The city of Berkeley was also planning to move to similar operations, albeit on a much smaller scale.  Essentially, the city’s marijuana-growing collectives would move to industrial facilites, allowing Berkeley officials to control for faulty conditions that could lead to fires, and inspecting the crops to ensure that they’re free of pesticides.  Now, however, prospects seem to be dim.

The memo is puzzling because, during his campaign, Barack Obama said that the federal government should not prosecute medical marijuana growers and caregivers.  Shortly after his inauguration, the justice department issued a memo explaining that this would be the administration’s official policy.

Now, the justice department says that it’s “clarifying” the previous memo, but in a way that makes it impossible for cities to move forward with commercial cultivation, and may also threaten the large-scale dispensaries that sprang up in the wake of the original policy.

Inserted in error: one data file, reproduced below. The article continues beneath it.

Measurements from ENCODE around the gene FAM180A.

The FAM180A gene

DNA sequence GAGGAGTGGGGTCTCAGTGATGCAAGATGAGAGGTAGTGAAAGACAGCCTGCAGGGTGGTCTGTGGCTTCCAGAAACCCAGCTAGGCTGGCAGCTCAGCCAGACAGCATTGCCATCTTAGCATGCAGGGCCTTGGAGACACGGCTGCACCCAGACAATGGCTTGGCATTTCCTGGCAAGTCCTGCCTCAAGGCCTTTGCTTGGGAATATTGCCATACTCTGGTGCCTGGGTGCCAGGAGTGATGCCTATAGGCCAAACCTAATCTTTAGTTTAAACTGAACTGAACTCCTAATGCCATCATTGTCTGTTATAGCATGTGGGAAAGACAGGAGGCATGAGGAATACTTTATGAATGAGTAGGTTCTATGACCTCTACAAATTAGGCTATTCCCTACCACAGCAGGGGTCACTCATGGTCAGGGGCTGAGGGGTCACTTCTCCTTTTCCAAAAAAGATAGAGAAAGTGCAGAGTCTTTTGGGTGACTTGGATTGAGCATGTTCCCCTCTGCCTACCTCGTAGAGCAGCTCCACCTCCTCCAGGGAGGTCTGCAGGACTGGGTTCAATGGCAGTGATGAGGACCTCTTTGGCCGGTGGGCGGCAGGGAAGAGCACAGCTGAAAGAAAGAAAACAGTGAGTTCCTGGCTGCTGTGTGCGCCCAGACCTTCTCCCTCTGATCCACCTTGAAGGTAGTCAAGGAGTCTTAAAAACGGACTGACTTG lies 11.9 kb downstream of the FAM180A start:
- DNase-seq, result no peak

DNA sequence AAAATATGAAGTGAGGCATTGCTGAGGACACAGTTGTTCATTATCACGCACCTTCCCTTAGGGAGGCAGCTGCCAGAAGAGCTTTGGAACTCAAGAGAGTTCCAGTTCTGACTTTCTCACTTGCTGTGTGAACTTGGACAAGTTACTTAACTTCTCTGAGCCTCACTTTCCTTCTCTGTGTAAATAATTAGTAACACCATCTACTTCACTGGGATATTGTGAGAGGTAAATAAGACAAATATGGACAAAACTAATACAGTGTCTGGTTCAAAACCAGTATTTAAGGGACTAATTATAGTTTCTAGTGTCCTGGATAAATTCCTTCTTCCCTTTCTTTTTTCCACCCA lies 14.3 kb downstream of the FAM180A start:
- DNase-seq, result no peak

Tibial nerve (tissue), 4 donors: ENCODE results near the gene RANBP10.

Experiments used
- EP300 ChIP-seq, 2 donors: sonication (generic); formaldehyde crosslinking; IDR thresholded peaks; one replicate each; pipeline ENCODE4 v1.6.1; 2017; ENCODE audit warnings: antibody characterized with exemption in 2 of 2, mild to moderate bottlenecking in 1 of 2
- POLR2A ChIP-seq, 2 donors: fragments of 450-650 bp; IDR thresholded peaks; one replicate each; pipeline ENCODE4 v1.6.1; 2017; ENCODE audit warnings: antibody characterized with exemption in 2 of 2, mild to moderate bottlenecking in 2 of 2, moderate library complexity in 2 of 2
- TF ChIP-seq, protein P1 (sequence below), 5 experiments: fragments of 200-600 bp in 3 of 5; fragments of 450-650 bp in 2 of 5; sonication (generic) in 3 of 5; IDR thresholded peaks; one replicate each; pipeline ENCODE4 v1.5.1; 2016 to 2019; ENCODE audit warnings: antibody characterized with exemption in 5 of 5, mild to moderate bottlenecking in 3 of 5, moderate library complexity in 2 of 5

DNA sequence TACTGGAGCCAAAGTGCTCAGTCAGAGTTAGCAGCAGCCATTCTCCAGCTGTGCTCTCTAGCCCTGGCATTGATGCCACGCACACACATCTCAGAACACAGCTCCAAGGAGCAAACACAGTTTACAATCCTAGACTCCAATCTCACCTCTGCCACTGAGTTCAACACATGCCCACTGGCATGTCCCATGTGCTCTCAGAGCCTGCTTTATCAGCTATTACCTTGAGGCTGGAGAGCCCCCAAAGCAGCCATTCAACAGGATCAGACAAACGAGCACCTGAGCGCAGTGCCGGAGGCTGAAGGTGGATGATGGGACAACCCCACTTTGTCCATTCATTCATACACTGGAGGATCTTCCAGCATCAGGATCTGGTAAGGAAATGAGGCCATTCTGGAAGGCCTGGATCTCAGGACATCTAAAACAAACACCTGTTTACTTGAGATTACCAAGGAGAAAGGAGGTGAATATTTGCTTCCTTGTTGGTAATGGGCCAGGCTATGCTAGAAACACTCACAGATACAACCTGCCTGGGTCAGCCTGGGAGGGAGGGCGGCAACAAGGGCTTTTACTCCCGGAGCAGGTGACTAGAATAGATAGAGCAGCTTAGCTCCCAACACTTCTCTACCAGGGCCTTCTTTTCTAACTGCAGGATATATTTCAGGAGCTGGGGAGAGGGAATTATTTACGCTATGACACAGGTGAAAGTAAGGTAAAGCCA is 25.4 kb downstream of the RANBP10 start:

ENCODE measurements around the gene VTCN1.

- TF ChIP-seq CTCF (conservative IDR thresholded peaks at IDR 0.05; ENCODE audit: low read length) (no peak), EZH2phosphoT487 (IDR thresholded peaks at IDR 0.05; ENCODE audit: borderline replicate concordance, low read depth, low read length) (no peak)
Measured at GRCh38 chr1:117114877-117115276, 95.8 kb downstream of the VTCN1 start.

The new guidelines have implications for the handful of states where medical marijuana is legal, and where growing the drug is fraught with legal complications.  While it may be logical to assume that since marijuana is legal for medical use in these states, that it should be grown industrially and taxed, the federal government seems determined to make that impossible.  Why the Obama administration is cracking down on large-scale pot production is unclear.  But the guidelines are sure to create more tensions between state and federal governments on such a potentially lucrative enterprise, as well as threatening the chronically ill people who use marijuana to alleviate pain.